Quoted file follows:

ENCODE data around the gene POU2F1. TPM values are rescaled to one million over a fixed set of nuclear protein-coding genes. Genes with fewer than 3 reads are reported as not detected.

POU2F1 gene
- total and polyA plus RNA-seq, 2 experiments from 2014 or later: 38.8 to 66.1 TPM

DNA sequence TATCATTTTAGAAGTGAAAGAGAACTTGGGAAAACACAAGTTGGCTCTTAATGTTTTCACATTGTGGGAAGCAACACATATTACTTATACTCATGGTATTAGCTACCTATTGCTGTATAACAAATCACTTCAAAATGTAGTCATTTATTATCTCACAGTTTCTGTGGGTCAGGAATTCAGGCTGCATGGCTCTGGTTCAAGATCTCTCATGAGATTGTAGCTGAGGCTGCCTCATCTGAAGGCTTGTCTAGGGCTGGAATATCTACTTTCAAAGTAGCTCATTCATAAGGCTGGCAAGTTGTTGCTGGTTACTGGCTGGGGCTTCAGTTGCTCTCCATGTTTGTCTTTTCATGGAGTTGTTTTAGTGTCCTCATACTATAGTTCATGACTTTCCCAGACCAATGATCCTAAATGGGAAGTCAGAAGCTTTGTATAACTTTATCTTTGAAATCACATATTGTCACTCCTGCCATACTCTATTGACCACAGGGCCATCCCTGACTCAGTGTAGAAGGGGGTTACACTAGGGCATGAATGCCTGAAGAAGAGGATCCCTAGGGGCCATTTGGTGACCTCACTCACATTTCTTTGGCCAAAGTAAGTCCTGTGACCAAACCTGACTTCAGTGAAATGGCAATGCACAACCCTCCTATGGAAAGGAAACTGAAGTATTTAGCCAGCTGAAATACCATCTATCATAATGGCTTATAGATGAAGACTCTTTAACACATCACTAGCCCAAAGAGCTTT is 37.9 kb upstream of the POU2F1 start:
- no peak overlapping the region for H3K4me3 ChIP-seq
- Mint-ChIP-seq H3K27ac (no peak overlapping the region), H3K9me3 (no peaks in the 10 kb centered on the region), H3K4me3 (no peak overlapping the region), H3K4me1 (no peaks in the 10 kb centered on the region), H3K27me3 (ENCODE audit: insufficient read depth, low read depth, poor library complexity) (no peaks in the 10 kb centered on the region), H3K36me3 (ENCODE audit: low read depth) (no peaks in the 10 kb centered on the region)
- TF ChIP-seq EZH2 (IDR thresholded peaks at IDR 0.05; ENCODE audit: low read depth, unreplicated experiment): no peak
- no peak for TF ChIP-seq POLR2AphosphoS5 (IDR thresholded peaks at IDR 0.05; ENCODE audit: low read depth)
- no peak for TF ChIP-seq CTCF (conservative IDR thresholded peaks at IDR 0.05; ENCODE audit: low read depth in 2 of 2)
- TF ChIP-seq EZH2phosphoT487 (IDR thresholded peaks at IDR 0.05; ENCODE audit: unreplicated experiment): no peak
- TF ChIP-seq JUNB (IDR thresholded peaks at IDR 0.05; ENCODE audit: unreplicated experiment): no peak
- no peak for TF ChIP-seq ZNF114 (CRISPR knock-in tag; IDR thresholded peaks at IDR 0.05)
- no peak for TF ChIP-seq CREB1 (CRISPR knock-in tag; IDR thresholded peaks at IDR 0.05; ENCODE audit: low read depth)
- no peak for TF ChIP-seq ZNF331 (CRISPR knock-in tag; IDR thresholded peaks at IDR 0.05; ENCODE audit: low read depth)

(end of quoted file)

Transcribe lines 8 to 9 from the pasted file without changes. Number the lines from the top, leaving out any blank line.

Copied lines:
- no peak for TF ChIP-seq POLR2AphosphoS5 (IDR thresholded peaks at IDR 0.05; ENCODE audit: low read depth)
- no peak for TF ChIP-seq CTCF (conservative IDR thresholded peaks at IDR 0.05; ENCODE audit: low read depth in 2 of 2)